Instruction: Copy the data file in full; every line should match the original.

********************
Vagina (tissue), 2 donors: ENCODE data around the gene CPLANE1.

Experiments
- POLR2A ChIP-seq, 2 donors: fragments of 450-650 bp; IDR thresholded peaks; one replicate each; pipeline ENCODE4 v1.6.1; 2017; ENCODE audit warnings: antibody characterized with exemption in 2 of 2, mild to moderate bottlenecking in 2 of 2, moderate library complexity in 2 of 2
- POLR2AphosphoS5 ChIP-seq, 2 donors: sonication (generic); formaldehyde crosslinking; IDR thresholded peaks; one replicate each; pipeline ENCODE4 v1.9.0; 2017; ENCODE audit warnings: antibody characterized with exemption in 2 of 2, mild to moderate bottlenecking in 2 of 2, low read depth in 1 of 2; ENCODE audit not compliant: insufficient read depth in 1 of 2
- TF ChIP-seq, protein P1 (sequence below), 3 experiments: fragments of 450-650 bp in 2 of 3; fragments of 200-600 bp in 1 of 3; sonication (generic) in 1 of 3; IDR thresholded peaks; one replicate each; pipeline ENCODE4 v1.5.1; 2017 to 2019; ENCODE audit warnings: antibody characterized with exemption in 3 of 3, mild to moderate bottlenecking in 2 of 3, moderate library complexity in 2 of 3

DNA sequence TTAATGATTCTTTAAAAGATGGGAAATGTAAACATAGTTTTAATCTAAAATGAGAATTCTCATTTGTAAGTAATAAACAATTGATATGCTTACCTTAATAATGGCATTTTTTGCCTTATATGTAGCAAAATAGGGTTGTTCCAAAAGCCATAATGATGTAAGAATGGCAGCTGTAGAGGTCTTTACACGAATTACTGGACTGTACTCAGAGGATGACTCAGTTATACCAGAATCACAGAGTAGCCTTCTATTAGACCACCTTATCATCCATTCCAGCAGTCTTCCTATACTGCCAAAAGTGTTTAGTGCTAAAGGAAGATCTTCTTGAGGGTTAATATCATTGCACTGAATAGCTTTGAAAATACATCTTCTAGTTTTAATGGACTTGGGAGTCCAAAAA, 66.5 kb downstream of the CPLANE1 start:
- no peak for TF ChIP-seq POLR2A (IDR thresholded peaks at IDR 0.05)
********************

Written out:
Vagina (tissue), 2 donors: ENCODE data around the gene CPLANE1.

Experiments
- POLR2A ChIP-seq, 2 donors: fragments of 450-650 bp; IDR thresholded peaks; one replicate each; pipeline ENCODE4 v1.6.1; 2017; ENCODE audit warnings: antibody characterized with exemption in 2 of 2, mild to moderate bottlenecking in 2 of 2, moderate library complexity in 2 of 2
- POLR2AphosphoS5 ChIP-seq, 2 donors: sonication (generic); formaldehyde crosslinking; IDR thresholded peaks; one replicate each; pipeline ENCODE4 v1.9.0; 2017; ENCODE audit warnings: antibody characterized with exemption in 2 of 2, mild to moderate bottlenecking in 2 of 2, low read depth in 1 of 2; ENCODE audit not compliant: insufficient read depth in 1 of 2
- TF ChIP-seq, protein P1 (sequence below), 3 experiments: fragments of 450-650 bp in 2 of 3; fragments of 200-600 bp in 1 of 3; sonication (generic) in 1 of 3; IDR thresholded peaks; one replicate each; pipeline ENCODE4 v1.5.1; 2017 to 2019; ENCODE audit warnings: antibody characterized with exemption in 3 of 3, mild to moderate bottlenecking in 2 of 3, moderate library complexity in 2 of 3

DNA sequence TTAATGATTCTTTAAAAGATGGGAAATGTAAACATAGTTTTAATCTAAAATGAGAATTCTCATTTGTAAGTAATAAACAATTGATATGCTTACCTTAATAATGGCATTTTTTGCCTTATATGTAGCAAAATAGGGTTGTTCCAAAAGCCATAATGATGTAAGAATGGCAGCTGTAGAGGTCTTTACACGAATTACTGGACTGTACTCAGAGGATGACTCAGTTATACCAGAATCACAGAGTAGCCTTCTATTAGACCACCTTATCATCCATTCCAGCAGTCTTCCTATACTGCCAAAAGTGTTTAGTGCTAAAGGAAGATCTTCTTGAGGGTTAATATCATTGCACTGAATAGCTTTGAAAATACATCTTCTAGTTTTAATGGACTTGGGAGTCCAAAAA, 66.5 kb downstream of the CPLANE1 start:
- no peak for TF ChIP-seq POLR2A (IDR thresholded peaks at IDR 0.05)